Thriving, evolving scenes of Binondo
It has retained a vivid flavor of a rich, glorious heritage, while embracing the rosy prospects of a promising future.
Binondo, an old district in Manila that is reputed to be the world’s oldest Chinatown, offers a powerful, captivating image: a community that remains deeply entrenched in centuries-old Chinese traditions, but one that has also started to welcome in its midst towering, modern skyscrapers that are reshaping the cityscape by the day.
Centuries ago, Binondo, or Manila’s Chinatown, was considered the hub of the Pacific where the beginnings of global commerce took place.
It was reportedly established by the Spaniards in 1594 as a settlement for the Catholic Chinese, which eventually became the business and financial center in Manila, with one of its streets, Escolta, earning that distinction of being tagged as the “Wall Street of the Philippines” before World War II broke out.
Since then however, Manila’s Chinatown saw periods of stagnation, marked by lagging businesses, worn down roads, and dilapidated structures, according to accounts by some of its long-time residents. But it also saw numerous transformations, and in recent years, it finally broke through the hurdles and has seen a revitalization that has now allowed it to catch up with the modern times.
Today, Manila’s Chinatown is vibrant, thriving and bustling, with remnants of a glorious past still evident, attracting local and foreign tourists wanting to experience that distinct old world charm.
On days leading up to the Chinese New Year, expect multitudes to crowd the streets of Binondo, all seeking to consult feng shui experts and purchase cures and other elements meant to usher in luck, prosperity and happiness to their homes and lives.
On any other day, groups would stroll along the old streets of Chinatown, part of the walking tours and food tours that have gained popularity over the last several years. These tours have allowed tourists to immerse themselves in various Chinese ways and culture.
Lining up the streets of Binondo are decades-old restaurants offering authentic Chinese cuisine; traditional apothecaries and herb stores as well as jewelry shops; and traditional Chinese institutions such as temples and monasteries.
Cathedrals built in the Spanish period, meanwhile, continue to host devout Catholics to this day. These are the Binondo Church, also known as Minor Basilica of Saint Lorenzo Ruiz (1596), and Santa Cruz Church (1608) which occupy each end of Ongpin St. in Binondo. Plaza Calderon dela Barca, now known as Plaza Lorenzo Ruiz, is among the major tourist attractions in Manila’s Chinatown.
Era of high rises
Among these historical structures and places are modern, high rise luxury residential condominiums and new shopping areas that have now lent a unique, modern character to Binondo.
National developers, such as Megaworld Corp., Anchor Land Holdings Inc. and Federal Land, along with a number of smaller players in the industry, are now reshaping Manila’s Chinatown with their projects and respective efforts to revitalize this historical and cultural district. Even nearby areas have benefited from this revitalization with firms like Double Dragon Properties setting up a modern shopping center, Dragon8 Mall, in nearby Divisoria.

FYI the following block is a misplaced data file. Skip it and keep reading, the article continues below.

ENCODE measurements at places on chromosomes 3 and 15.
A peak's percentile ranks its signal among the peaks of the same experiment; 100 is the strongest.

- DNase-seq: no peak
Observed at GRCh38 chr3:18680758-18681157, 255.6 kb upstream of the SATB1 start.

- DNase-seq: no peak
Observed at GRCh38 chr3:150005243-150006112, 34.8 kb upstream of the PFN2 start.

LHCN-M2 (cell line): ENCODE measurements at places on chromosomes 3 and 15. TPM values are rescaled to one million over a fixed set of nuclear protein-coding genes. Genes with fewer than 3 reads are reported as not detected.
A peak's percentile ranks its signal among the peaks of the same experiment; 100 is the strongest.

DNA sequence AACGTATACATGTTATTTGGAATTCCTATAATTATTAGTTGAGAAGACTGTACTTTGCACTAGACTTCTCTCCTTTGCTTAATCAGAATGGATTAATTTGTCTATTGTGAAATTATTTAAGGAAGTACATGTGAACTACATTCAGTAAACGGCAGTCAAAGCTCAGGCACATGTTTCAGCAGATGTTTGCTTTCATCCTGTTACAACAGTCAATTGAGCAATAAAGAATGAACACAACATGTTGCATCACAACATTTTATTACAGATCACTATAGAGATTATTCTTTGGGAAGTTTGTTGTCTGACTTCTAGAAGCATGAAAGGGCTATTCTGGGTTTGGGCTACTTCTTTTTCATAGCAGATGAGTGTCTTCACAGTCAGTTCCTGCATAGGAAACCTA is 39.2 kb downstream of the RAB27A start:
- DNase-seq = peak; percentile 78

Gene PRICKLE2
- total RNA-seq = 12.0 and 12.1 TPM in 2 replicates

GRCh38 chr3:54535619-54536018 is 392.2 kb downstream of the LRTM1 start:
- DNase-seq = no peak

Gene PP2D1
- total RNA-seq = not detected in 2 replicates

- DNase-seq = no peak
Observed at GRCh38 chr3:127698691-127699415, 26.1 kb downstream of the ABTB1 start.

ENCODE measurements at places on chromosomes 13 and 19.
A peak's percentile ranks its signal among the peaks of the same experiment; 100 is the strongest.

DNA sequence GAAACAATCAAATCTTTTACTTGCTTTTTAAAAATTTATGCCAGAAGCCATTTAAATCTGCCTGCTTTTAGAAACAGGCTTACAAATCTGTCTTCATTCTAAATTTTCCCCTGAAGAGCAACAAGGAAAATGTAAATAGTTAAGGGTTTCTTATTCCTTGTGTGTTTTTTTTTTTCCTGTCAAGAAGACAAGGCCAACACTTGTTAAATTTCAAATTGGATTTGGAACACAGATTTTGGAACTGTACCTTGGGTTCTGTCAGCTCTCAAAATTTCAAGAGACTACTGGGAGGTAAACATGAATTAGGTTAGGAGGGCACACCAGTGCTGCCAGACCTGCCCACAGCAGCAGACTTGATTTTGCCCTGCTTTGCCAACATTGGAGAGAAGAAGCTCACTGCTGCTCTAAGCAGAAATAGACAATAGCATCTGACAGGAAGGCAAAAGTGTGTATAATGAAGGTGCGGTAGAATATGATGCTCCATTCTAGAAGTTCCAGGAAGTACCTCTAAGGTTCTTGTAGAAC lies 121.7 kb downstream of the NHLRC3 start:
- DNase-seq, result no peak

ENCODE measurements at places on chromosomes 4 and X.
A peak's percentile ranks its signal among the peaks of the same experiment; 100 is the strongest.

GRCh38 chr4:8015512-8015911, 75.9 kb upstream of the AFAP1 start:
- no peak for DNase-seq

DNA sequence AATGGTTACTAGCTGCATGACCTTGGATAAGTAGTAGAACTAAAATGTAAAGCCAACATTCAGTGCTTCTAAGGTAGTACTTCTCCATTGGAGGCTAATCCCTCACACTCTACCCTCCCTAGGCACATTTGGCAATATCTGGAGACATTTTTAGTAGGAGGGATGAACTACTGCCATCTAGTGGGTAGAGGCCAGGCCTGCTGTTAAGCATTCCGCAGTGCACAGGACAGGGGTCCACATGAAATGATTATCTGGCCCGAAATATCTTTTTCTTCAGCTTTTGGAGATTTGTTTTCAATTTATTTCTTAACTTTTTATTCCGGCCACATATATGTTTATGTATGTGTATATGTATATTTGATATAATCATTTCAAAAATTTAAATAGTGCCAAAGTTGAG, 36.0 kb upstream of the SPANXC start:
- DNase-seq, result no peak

Megaworld, meanwhile, is helping breathe new life into Binondo with the establishment of the Lucky Chinatown Mall, which offers a unique blend of history, tradition and modern shopping and world-class leisure experience. It also features a promenade known as the Chinatown Walk, which has Chinese cuisine outlets.
Apart from the Lucky Chinatown, Megaworld also has within Binondo the Cityplace Twin Tower Residence, a ready-for-occupancy (RFO) luxury residential condominium; the 47-storey Noble Place, a high-rise luxury condominium that offers magnificent views of the sunset at Manila Bay, Intramuros Golf Course and Chinatown; as well as a planned 93-room hotel.
As early as a decade ago, Megaworld has been engaged in revitalization efforts, the most recent of which include the rehabilitation of Plaza Cervantes, which was seen to usher in a new glorious era for the Chinatown District. This formed part of Megaworld’s thrust to preserve national heritage sites such as Plaza Cervantes.
Publicly listed Anchor Land, for its part, has also brought its distinct brand of luxury residential projects in Binondo.
Along Ongpin St. is the 56-storey Anchor Skysuites, the world’s tallest China town structure to date. This luxury residential condominium accommodates Filipino-Chinese businessmen and families. A few blocks away is the 39-storey Mandarin Square, also along Ongpin St., and the 33-storey Lee Tower, a low-density condo along Sabino Padilla Street.
Anchor Land has also pioneered high-end residences within Binondo’s Chinese School Belt with Wharton Parksuites on Masangkay Street and Oxford Parksuites on Benavidez Street. The 39-storey Princeview Parksuites along Quintin Paredes Road is located near Escolta’s primary establishments.
And it doesn’t stop there. Anchor Land is expanding its footprint in Binondo with the 63-storey luxury Anchor Grandsuites along Masangkay Street, poised to set another groundbreaking record as the new tallest landmark in all Chinatowns around the world; and the 49-storey Eight Alonzo Parksuites along Alonzo Street.
For sure, Binondo will continue to see more changes in the next decade. Hopefully, all these new structures, all these revitalization and modernization efforts will be able to future proof the world’s oldest Chinatown while at the same time, preserve its rich, historical legacy.
Sources: www.chinatownology.com; oldmanilawalks.com; edition.cnn.com/travel/article/world-best-chinatowns/index.html; www.inquirer.net